In short, Jesus was a proto-hippie.
Your comment is well-written, and I agree that Jesus comes across in the gospels as more balanced than, say, John the Baptist or the Essenes. Jesus didn’t retreat from society but entered the lion’s den to challenge the false purity of the Jewish establishment. He critiqued the social conventions of his day, including the hubris of pagan empires, by proclaiming the imminent divine judgment and the threat of everlasting punishment in hellfire for nonbelievers. Where’s the “balance” in separating the sheep from the goats? Looks like an uncompromising dichotomy to me.
And while Jesus was more balanced than those extremists, he was far, far less balanced than what Kierkegaard called the apologists for modern Christendom. From the fourth century onward, Christian clerics embraced the Roman Empire that had cynically embraced Christianity. Calling this “balanced” and “big-minded” doesn’t diminish the fact that the Jesus of the gospels could have had no interest in setting up a long-term religious institution, since that would have contradicted his eschatological assumptions and the apocalyptic force of his message.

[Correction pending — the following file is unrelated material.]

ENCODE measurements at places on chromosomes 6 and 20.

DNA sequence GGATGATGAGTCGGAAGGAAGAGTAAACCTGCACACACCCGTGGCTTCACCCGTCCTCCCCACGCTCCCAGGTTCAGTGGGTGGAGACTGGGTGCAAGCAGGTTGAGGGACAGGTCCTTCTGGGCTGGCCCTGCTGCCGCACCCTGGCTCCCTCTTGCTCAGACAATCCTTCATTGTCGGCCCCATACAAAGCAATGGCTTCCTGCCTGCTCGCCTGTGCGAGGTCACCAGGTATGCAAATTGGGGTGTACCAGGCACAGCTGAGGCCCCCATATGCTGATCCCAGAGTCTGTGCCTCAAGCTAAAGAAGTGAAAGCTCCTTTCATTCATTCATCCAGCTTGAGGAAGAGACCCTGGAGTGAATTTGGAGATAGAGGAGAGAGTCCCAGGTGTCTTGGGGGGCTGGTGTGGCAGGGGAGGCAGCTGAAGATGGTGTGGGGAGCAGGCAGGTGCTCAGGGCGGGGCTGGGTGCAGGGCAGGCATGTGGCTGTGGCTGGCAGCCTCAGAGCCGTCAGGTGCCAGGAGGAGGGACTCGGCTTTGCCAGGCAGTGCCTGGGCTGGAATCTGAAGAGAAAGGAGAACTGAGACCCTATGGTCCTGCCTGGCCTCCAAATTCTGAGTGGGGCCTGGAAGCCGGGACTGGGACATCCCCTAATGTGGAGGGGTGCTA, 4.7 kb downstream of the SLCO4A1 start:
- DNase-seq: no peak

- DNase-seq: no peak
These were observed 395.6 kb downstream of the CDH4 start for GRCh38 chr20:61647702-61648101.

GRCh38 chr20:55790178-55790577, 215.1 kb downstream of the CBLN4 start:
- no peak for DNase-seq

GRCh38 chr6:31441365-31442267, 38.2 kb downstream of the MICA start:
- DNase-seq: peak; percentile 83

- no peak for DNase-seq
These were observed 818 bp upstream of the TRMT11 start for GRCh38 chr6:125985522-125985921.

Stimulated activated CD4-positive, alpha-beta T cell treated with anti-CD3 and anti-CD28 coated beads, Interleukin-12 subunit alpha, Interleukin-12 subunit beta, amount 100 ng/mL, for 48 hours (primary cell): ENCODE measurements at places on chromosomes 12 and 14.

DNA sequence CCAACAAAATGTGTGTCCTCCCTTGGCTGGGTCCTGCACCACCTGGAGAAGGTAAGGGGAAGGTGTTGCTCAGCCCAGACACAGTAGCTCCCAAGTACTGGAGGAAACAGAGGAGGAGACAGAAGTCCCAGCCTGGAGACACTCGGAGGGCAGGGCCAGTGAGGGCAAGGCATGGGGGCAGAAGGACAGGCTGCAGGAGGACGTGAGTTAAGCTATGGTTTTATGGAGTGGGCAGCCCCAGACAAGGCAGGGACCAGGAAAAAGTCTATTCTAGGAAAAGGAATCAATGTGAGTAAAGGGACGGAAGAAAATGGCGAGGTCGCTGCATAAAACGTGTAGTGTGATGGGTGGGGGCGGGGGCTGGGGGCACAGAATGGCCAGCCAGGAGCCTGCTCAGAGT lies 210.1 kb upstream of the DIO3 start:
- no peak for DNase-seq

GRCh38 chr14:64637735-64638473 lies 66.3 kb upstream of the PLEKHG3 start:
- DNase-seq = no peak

Of course, the gospels want to have it both ways, as in all matters, because they were redacted at later dates.
How do you know what Jesus looked like? Assuming he was a historical figure, we can only speculate about his physical appearance. The earliest portrayals presume Roman standards, and the later ones take up other stereotypes. We’re as in the dark about what Jesus looked like as we are about what such an historical figure would have said or done. Most if not all of the New Testament is theological and propagandistic, you know, not a modern-day historical report.
I’m not sure why you imply I’m trying to settle on a self-righteous standard of godliness. In this article, I’m more interested in an honourable standard of godlessness. I leave godliness to the hypocrites of Christendom that even your balanced fair and Jesus would have shamed.